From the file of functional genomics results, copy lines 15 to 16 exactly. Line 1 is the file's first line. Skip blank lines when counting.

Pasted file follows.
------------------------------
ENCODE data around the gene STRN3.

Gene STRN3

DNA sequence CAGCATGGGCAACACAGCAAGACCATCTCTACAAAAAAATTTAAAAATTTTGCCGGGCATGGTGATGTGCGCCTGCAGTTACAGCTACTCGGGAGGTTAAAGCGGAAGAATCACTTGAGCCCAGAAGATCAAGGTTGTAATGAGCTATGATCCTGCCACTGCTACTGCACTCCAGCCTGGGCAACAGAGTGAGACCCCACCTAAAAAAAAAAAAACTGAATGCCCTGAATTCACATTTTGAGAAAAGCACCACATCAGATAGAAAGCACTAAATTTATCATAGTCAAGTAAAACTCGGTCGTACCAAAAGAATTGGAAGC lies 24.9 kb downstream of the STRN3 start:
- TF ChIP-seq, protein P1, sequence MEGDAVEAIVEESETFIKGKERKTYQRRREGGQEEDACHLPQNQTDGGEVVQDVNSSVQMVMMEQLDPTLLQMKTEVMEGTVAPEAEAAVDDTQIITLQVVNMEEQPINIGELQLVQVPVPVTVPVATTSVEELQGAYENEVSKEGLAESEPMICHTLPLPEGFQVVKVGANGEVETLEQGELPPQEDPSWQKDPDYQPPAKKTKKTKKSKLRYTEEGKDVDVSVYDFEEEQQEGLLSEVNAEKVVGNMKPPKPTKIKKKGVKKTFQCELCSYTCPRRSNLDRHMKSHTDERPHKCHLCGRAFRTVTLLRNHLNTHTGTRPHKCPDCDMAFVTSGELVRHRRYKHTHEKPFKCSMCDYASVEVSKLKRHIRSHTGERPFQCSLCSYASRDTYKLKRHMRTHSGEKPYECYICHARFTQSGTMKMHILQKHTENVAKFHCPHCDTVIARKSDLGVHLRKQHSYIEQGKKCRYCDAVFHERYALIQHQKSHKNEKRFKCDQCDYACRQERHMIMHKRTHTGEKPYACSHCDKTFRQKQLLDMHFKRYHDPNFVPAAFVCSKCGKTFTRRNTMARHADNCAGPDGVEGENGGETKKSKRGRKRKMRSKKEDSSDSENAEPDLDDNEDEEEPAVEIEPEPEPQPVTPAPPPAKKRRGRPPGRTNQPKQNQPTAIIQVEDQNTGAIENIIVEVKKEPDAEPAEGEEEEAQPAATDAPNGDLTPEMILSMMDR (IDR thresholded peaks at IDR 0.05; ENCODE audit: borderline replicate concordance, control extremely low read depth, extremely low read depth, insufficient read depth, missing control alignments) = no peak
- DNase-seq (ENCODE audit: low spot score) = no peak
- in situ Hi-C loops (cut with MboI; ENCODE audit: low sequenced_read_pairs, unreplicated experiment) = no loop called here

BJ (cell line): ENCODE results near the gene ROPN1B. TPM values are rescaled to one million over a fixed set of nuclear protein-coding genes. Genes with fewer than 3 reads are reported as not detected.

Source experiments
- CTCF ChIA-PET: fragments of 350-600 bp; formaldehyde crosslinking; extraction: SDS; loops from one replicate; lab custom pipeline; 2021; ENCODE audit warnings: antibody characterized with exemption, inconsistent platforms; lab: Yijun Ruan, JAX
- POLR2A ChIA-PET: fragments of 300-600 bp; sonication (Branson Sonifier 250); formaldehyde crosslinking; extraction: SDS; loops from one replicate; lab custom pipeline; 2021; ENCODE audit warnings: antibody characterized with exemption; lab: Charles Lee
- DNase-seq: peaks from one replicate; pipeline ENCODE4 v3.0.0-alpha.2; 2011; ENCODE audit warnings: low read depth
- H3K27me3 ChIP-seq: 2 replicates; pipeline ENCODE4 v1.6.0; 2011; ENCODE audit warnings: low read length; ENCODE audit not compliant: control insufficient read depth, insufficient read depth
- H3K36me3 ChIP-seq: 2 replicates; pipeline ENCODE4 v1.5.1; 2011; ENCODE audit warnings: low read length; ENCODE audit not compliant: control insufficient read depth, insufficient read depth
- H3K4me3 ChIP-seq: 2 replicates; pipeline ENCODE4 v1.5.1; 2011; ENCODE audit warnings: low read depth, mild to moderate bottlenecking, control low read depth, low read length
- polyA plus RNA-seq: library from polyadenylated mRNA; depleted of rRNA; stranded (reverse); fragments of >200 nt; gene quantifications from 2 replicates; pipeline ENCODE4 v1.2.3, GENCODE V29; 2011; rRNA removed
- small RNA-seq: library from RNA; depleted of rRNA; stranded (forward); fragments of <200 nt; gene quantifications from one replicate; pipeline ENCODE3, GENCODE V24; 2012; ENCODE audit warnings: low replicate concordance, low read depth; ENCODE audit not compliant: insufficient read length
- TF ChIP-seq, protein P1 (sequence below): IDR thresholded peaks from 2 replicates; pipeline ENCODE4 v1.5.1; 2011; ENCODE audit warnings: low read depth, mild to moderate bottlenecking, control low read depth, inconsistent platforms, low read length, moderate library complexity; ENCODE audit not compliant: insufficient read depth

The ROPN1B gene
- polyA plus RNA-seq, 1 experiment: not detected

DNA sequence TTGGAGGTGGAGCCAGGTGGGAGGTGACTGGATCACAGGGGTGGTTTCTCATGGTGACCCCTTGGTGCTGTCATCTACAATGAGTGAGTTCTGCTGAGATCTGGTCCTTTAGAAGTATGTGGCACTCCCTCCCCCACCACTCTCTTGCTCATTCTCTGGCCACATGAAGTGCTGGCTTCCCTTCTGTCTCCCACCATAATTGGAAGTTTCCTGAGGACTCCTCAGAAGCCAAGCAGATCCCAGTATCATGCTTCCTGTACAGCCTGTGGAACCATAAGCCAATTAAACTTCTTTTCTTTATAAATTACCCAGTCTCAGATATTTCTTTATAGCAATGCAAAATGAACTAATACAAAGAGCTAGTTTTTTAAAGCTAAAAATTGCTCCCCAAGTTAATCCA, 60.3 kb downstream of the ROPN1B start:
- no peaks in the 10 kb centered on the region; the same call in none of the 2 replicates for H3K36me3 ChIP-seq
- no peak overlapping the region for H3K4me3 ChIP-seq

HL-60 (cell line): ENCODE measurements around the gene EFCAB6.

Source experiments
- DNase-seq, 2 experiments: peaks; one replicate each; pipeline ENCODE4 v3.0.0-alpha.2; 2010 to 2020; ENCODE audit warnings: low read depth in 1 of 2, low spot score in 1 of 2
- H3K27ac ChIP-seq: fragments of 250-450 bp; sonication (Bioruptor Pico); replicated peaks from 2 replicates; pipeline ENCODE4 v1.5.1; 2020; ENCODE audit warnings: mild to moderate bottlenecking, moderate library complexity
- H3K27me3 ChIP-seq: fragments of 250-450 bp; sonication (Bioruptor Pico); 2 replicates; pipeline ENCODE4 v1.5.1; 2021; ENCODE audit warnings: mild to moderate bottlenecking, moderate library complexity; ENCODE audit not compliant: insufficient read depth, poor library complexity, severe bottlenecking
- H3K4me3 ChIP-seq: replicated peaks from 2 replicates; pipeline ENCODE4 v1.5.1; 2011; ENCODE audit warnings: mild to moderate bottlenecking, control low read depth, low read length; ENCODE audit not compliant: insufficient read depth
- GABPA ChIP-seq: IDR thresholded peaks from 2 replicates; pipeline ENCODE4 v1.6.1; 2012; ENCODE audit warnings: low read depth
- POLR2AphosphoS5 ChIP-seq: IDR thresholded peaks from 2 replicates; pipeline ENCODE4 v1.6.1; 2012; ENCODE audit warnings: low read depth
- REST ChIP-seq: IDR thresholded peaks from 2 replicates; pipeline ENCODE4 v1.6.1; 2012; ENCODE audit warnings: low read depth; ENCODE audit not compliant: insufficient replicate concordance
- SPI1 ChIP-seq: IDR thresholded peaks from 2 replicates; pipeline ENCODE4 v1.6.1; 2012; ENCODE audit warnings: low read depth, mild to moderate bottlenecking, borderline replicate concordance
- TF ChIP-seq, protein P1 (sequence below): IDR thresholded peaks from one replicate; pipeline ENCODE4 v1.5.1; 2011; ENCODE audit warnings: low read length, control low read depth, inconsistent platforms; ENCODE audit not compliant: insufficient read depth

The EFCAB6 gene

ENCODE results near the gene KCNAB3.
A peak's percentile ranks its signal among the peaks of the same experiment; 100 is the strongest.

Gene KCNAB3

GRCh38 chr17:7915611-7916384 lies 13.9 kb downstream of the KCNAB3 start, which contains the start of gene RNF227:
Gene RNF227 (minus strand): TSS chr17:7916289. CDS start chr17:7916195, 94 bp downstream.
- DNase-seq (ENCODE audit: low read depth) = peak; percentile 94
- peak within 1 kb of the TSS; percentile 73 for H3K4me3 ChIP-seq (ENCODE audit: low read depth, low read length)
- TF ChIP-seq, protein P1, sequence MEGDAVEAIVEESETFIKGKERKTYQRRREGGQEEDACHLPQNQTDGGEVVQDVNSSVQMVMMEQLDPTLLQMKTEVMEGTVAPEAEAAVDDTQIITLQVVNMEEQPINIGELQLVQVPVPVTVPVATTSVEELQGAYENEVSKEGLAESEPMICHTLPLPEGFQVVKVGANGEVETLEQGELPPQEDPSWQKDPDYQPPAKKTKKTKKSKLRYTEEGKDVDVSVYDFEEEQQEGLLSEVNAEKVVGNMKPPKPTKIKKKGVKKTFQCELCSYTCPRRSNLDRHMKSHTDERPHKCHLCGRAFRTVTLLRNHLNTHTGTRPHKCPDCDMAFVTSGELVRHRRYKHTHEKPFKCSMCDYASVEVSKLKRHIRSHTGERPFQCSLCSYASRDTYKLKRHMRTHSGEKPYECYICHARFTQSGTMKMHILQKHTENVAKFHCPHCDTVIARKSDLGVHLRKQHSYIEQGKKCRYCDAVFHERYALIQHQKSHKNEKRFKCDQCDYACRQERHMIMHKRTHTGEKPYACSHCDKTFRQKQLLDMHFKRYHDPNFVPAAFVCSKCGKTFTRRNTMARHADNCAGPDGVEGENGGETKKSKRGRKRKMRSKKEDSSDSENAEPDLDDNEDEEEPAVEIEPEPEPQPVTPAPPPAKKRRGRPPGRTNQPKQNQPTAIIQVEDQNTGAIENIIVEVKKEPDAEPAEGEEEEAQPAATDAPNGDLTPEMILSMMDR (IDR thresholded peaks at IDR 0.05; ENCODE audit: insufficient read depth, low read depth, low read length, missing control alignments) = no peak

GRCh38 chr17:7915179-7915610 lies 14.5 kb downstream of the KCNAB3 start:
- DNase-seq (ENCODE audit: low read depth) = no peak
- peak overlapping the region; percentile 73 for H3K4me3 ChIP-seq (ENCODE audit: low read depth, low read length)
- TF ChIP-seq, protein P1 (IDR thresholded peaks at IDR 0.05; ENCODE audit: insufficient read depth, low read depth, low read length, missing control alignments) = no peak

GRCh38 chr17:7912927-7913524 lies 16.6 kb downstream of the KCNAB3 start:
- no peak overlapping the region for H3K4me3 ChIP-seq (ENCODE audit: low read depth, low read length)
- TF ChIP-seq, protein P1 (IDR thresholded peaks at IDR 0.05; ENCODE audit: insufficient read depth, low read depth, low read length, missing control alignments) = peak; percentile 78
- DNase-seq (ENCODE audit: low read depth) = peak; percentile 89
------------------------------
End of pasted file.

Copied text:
- polyA plus RNA-seq: library from polyadenylated mRNA; depleted of rRNA; stranded (reverse); fragments of >200 nt; gene quantifications from 2 replicates; pipeline ENCODE4 v1.2.3, GENCODE V29; 2011; rRNA removed
- small RNA-seq: library from RNA; depleted of rRNA; stranded (forward); fragments of <200 nt; gene quantifications from one replicate; pipeline ENCODE3, GENCODE V24; 2012; ENCODE audit warnings: low replicate concordance, low read depth; ENCODE audit not compliant: insufficient read length